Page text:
With the 2011 local elections in just a few days (Tuesday, Nov. 8), it's time to take a look at who's running for mayor and city council in Rockville and Gaithersburg and share a few observations. This week's column will focus on Rockville, where things have gotten a bit heated recently. Next week I'll focus on Gaithersburg.
The first and most important decision city residents can make is to show up! Local elections make a lot more difference than the paltry amount of media coverage they generate implies, so please do your part.
Don't know much about the candidates? Don’t let that deter you. There’s a wealth of information on-line, including the City of Rockville’s Official Voter Guide and a YouTube channel that features candidate presentations. Most also have websites.
Elections are always about something, but this year’s Rockville elections are striking for what they’re not about: Growth and development. All the candidates running for mayor and council are more committed to neighborhood preservation than business growth, as is often the case in Rockville, and voters seem to like it that way. From a small-business owner’s perspective, every one of the candidates could fairly be described as anti-development, pro-regulation, and in varying degrees anti-business. This, too, is pretty much in keeping with Rockville’s citizen-led, neighborhood-focused politics. Every candidate, for example, has pledged to strengthen the city's already strict "Adequate Public Facilities Ordinance," which significantly limits future growth and investment in the city. Labeling any of these candidates as "pro-development" would be a real stretch.
That being said, Rockville's strict regulatory bent occasionally needs to be tempered by a modicum of balance and common sense. Here, there are some minor differences, but the real battles seem to be over differing personalities and leadership styles.
Current Mayor Phyllis Marcuccio has been criticized for lacking vision and for her divisive, shoot-from-the-hip leadership style. A case in point: Her recent vote against the new Choice Hotels Inc. headquarters in Rockville.
The reason she gave for voting against the deal displayed a lack of understanding of the deal itself (which provides a large net benefit to the City’s taxpayers, not the other way around). Yet, despite her opposition, she was sure to show up for groundbreaking to smile and wave to the cameras.
This alone could be reason enough to support challenger Piotr Gajewski. At least he understands that sometimes good, high-paying jobs are important to the quality of our neighborhoods. Marcuccio’s lone "nay" vote showed questionable judgment, and with the difficulties she's had working constructively with county agencies and other members of the council, help make a strong case for a new direction. The recent nasty personal attacks by some of her campaign’s supporters are beyond petty, and only reinforce the need for change.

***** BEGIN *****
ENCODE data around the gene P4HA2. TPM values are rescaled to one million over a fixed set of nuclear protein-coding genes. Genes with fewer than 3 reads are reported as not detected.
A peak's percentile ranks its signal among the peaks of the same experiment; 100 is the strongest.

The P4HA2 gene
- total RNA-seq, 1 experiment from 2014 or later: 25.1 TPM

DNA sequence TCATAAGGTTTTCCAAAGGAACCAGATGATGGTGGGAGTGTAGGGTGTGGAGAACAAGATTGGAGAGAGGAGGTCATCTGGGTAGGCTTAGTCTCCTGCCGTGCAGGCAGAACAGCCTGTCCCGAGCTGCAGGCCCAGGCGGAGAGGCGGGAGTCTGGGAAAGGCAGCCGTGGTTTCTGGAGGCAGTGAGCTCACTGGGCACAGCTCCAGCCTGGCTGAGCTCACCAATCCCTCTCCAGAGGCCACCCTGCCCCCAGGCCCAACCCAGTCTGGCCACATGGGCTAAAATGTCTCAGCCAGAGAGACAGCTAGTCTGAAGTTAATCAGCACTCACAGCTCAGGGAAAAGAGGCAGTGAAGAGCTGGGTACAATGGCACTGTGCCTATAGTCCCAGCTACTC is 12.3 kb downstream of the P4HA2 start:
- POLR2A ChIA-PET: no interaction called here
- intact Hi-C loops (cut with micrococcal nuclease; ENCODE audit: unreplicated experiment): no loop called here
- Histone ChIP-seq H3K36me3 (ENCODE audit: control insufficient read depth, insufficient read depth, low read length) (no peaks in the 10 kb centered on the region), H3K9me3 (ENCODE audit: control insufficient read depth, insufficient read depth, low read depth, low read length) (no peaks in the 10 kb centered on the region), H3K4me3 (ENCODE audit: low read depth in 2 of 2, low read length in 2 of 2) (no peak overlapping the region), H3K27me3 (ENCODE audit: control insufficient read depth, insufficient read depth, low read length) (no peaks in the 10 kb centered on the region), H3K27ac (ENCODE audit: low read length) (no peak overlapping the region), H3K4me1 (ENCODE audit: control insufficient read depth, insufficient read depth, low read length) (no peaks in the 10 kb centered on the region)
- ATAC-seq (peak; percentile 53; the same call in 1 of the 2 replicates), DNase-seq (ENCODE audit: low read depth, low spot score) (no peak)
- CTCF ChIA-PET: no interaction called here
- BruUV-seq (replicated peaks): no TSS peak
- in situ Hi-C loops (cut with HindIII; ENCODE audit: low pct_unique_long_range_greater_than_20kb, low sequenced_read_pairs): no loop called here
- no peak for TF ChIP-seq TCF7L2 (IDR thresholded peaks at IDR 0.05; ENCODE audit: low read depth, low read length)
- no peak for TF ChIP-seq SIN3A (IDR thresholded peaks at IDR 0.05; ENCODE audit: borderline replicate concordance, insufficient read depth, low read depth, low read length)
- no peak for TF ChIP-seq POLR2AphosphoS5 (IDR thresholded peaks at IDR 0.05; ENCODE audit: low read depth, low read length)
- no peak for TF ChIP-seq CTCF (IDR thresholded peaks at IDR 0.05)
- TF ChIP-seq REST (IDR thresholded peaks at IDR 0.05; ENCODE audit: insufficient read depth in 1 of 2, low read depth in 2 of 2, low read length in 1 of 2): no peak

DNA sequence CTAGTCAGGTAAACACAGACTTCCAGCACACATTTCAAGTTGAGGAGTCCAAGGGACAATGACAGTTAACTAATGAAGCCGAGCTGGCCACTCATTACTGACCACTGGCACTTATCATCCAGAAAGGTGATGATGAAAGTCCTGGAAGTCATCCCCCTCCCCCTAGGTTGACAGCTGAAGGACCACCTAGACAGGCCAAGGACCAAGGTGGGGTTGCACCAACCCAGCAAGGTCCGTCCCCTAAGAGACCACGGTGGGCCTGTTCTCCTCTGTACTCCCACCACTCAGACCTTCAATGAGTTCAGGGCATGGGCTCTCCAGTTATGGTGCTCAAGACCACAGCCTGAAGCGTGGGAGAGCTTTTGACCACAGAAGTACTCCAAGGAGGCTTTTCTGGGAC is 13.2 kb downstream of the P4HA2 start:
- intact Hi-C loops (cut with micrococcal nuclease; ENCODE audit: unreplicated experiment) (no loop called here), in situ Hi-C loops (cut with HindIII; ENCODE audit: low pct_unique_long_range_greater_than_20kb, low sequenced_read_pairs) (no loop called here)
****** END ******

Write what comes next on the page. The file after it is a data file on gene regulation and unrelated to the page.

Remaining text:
The Gazette endorsements for city council provide good guidance for Rockville voters this year, particularly their glowing praise for Virginia Onley, who seems like the best choice. She offers a fresh perspective, seasoned leadership skills, and a commitment to restore civility and adult behavior to the council.
The rest of the Gazette endorsements (for John Hall, Mark Pierzchala, and Bridget Donnell Newton) are also pretty much on the mark, with the possible exception of Ms. Newton. While the Gazette editors credit her for having a better grasp on issues than when she was first elected, she still has some things to learn. Her vote against the Corridor Cities Transitway (CCT) alignment through King Farm, a community that was literally designed around the CCT, is a case in point. The CCT diverts thousands of people out of their cars and off local roads, connecting King Farm directly to the Shady Grove Metro and other activity centers up and down the 270 corridor.
So, to say she is concerned about "traffic" and then vote against the single most important transit facility that provides a real alternative to driving is mind-blowingly hypocritical. While I generally think highly of Bridget, she clearly missed the ball on this one. This might be reason enough for some to look elsewhere for their fourth vote for council, but with most other candidates relatively unproven, Ms. Newton may still be a good choice if she can continue to learn and grow on the job.
The Most Important Choice
Whoever you choose on Nov. 8, please GO VOTE. Turnout in past Rockville elections has been pathetic. Whenever that happens, the results tend to be dominated by a handful of self-appointed busy-bodies, rather than reflecting the genuine will of the people. We often get less than stellar leadership as a result. If you care about your community, show it: Polls are open from 7 a.m. until 8 p.m. on Nov. 8.